A global success                                               


In any case, Michelin deserves the credit for having created and commercialized the radial tire on a global scale also thanks to the fact that, from the middle of the thirties, the Clermont Ferrand based company controls Citroen and therefore can supply as original equipment its new radial 185-400 SP (the name " X "was adopted starting from 1949 to highlight  its cross-ply structure) on two revolutionary and widely popular models, the Traction Avant and the 2CV, both front-wheel drive.

Even Lancia, another automotive factory traditionally sensitive to innovation, was among the first to adopt it as original equipment on its Aurelia, the same Aurelia B20 that, equipped with Michelin X radial tires and driven by Giovanni Bracco and Giovanni Lurani, came twelfth overall and first in its category at the 24 hours of Le Mans in 1951. After this success, the superiority of the Michelin X is such that many drivers adopt it even though the French company does not officially participate in motor racing.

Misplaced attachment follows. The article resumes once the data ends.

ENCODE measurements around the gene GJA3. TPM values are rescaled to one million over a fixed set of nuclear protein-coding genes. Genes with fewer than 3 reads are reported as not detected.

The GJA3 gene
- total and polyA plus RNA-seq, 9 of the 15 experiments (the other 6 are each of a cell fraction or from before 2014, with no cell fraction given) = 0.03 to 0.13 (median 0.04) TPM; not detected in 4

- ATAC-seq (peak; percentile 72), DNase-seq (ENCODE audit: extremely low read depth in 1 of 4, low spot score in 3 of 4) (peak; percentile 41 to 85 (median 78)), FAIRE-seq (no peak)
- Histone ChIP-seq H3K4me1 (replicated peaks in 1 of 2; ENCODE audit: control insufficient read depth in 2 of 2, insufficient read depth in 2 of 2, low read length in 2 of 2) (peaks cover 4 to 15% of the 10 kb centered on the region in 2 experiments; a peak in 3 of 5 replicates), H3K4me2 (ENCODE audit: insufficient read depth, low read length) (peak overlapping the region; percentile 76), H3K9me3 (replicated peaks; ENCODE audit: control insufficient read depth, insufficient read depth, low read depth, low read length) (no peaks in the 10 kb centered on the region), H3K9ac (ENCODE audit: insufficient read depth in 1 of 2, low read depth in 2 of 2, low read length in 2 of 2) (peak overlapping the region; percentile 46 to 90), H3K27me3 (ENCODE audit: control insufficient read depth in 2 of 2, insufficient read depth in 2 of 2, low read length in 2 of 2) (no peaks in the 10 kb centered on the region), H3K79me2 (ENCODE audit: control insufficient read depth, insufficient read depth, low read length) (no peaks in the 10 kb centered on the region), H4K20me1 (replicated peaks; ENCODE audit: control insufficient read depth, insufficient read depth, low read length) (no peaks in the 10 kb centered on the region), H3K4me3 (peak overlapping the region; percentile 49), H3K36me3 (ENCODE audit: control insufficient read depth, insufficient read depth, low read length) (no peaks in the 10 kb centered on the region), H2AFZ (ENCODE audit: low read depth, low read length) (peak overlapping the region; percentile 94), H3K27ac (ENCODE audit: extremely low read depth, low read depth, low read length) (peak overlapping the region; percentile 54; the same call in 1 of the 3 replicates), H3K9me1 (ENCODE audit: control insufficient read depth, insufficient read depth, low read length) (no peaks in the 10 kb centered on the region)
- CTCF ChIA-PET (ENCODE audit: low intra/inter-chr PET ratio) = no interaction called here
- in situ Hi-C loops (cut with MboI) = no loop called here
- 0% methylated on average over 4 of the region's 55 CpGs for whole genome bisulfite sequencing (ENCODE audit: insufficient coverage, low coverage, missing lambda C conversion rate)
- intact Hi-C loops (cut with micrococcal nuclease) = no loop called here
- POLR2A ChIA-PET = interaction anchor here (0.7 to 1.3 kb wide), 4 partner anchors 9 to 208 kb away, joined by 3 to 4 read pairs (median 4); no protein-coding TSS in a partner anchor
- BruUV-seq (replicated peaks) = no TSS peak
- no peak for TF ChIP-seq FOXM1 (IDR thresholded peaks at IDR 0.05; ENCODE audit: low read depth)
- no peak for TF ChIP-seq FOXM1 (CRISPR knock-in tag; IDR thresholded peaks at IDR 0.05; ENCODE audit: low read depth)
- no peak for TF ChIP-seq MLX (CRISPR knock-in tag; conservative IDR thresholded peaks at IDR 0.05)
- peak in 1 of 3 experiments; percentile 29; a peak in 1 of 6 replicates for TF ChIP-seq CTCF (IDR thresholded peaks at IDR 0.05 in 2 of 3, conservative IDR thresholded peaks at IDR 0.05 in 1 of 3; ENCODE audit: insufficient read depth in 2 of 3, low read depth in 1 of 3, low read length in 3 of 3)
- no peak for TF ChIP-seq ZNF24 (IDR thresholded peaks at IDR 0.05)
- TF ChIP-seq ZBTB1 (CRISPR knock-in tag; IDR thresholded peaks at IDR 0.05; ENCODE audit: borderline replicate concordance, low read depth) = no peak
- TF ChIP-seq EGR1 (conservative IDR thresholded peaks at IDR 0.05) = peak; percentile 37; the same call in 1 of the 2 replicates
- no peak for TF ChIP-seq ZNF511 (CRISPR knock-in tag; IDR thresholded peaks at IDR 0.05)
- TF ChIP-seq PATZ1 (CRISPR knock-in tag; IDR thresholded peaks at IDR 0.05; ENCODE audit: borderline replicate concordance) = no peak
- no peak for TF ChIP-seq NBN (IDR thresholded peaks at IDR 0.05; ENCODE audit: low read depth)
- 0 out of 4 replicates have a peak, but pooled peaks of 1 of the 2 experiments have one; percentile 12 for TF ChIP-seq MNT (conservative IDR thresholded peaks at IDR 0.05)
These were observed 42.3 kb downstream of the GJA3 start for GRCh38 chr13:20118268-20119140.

At this point all the industry’s largest manufacturers looked for ways to enter the radial tire market, but, not being able to use the steel belts that Michelin had secured with a twenty-year patent, many resorted to other solutions. Already in 1951, for example, Pirelli unveiled its Cinturato (first example of a radial reinforced with fabric plies), soon to be followed by similar proposals by Continental, Dunlop, Firestone and Uniroyal, all stimulated by the growing interest of the European car market as a whole in this new tire. Not surprisingly, at the beginning of the seventies, as soon as the Michelin patent expired, 80-90% of new cars were equipped with radials.